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From the painting desk #46 – Heroquest goblin

December 18, 2016

My latest painted miniature is a humble Heroquest goblin. He was painted as part of the Heroquest Hero Quest project, and you can read a more detailed write-up here. More photos there, too! At this rate, I’ll make twenty painted minis by the end of the year…maybe.

Heroquest goblin with axe

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The nicer part of town

November 26, 2016

Work on the pirate-y town of Port George continues! You’re likely aware that I have a fair few run-down buildings for my town already, so it’s time for something different. My grand vision is to have two distinctly different sides to Port George. One is the grimy, pirate side that I’ve been building so far, with mainly wooden buildings, plenty of sand and all in all a hive of scum and villainy. The second is a “proper” side – a fairly prosperous British colonial town, with brick buildings, less sand and marginally less villainy, or at least of a different kind.

The idea is that both of these halves should work as standalone towns as well as combining into a larger whole – maybe separated by a river or something similar. With limited time for building terrain, the more uses I can find for things, the better.

Finding suitable buildings was surprisingly challenging, everything looking either too modern, too old or just stylistically off. As with all the historical accuracy in the project, I wanted to strike a balance between accuracy and pleasing aesthetics, with the latter taking precedence if the first wasn’t jarringly off. Again, “what would this look like in a pirate movie?” was a key question.

Eventually I settled on the following:

Click for a larger version

Click for a larger version

Click for a larger version

Click for a larger version

Sarissa Precision Chateau. I’ve been eyeing this piece for ages. It’s super impressive, with lovely detailing. A bit too lovely, as I managed to snap some fiddly bits while putting it together. Nothing catastrophic, luckily! This will serve as the mansion of Port George’s governor and will be the centrepiece of the fancier part of town. I’ve added Warbases roof tiling to the roof, obviously not shown in the catalogue image. The levels are separate, so the inside is playable too.

Click for a larger version

Click for a larger version

TTCombat Venetian house. A nice, simple and suitably generic piece. I bought a pitched roof to go along with it. Both roof styles are removable, so if I want to use the building with a roof terrace, that’s possible as well. The line of Venetian buildings – intended for the game Carnivale, I assume – is really nice, and provides me with excellent choices for expanding the town.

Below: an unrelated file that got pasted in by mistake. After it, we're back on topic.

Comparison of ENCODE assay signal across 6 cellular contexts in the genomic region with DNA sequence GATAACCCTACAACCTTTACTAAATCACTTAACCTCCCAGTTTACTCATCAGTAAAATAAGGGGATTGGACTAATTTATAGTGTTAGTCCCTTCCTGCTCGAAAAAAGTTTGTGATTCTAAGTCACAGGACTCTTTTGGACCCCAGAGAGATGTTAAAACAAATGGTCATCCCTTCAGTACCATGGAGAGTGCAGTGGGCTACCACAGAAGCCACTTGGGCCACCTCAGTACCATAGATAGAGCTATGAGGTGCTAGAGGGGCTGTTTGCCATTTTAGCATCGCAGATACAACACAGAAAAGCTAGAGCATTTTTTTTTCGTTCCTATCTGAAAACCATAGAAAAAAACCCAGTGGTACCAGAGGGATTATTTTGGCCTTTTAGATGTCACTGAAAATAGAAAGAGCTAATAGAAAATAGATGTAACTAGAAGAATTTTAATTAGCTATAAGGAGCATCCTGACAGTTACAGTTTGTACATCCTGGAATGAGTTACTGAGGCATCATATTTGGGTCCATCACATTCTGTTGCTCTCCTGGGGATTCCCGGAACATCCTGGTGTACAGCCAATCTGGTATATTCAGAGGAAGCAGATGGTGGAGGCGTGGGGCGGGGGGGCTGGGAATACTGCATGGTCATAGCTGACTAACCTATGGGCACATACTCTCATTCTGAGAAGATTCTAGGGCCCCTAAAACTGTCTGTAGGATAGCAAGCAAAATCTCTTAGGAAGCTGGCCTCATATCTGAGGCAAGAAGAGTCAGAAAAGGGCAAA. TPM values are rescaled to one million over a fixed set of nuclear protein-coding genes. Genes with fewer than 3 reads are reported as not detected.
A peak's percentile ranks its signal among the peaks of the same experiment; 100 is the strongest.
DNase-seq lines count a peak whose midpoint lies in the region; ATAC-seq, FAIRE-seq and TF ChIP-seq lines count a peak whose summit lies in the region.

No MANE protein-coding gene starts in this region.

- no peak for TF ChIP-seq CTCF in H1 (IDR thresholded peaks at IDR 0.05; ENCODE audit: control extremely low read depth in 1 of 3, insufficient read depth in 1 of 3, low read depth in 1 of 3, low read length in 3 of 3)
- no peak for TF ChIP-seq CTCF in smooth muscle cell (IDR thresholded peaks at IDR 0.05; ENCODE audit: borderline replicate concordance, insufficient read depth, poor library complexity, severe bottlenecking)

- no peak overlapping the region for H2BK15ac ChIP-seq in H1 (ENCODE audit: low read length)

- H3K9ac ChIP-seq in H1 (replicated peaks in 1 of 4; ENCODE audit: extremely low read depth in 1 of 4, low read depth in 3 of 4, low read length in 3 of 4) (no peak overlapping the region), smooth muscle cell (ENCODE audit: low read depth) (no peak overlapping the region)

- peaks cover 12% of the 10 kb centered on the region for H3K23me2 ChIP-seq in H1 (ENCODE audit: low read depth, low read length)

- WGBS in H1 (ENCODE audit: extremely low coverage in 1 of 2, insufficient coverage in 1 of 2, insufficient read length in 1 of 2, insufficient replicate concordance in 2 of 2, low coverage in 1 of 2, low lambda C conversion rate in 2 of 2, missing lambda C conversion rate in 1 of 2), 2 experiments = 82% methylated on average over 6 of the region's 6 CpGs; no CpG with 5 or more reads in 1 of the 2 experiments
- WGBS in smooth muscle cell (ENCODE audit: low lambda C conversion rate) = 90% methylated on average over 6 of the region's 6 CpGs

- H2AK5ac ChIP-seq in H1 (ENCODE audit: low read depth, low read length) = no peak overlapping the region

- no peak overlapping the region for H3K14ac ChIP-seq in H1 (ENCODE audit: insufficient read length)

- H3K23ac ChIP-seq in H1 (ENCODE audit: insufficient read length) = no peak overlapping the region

Click for a larger version

Click for a larger version

Click for a larger version

Click for a larger version

TTCombat Old Town townhouses. Some more TTCombat pieces, these are intended for Malifaux. Both are large, impressive pieces. The TTCombat stuff is much chunkier than the Sarissa building, meaning it’s both clunkier and sturdier – you win some, you lose some. All the TTCombat buildings have separate floors and the interiors can be used for gaming. There are even stairs connecting the two floors in the townhouses, as well as some super chunky furniture. My only gripe with the TTCombat stuff is the massive size of the doors. Even on a very large 28/32mm miniature the doorknobs are around shoulder height. It’s a minor thing and could be easily fixed, but I don’t think I’ll bother. Warbases roofing tiles will be added to the townhouses to unify them with the rest of the buildings.

Click for a larger version

Click for a larger version

Warbases modular #5. The Warbases modular buildings are super simple (and super cheap). I’m thinking of modding this with a portico and some nicer windows and doors. I think it has a tavern look to it, so it could function as a sort of go-between uniting the two halves of the town.

My attitudes towards laser-cut mdf buildings have changed in the past year or two. I used to think very little of them, but after climbing on board the mdf train, I’m definitely seeing the appeal. There’s a huge variety, ample chance for customising and the prices are very decent. Putting them together can be quite satisfying, too!

So, what do you think? Does this look suitably colonial? What do you think of mdf? Does it show that I’ve been alone, writing my dissertation at our summer place in the archipelago, and am starting to crave human interaction?

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From the painting desk #45 – Special characters

November 10, 2016

This post showcases two of my lately painted miniatures that you may have already glimpsed in the Halloween game report.

Up first is a voodoo queen from Black Cat Bases. Like most Black Cat Bases minis, the model is fairly tall and hefty. I definitely prefer this cartoony style to more realistic proportions, and love this sculpt despite its weird right hand. I’m normally not a huge fan of minis with super cleavage, but in this case it didn’t bother me – a certain amout of sexuality is a key part of the whole Hollywood voodoo queen character. In our Halloween game she was dubbed Madam Labadie, so the name sort of stuck.

Click for a larger version

Click for a larger version

I painted the character with a very dark skin tone and made her dress yellow for some contrast. I went all out on the feathers on her staff, figuring she had plenty of colourful parrots at her disposal. The painting on the little cat is loosely based on my girlfriend’s cat, shown with yours truly in this super happy picture. This was a really fun piece to paint altogether, and I finished it fairly quickly – although the Halloween game as a deadline helped! I based the voodoo queen in the same style as my pirates, so no flowers on her base.

The second miniature is an officer type from Galloping Major, who I dubbed captain Pemberton Smythe. Another lovely miniature to paint, the officer is a clean, chunky sculpt. As my project is decidedly Hollywood over historical, I went with the same strategy as with my redcoats, drawing inspiration from historical imagery to make something that fits my idea of a British officer. I think the end result turned out quite effective.

Click for a larger version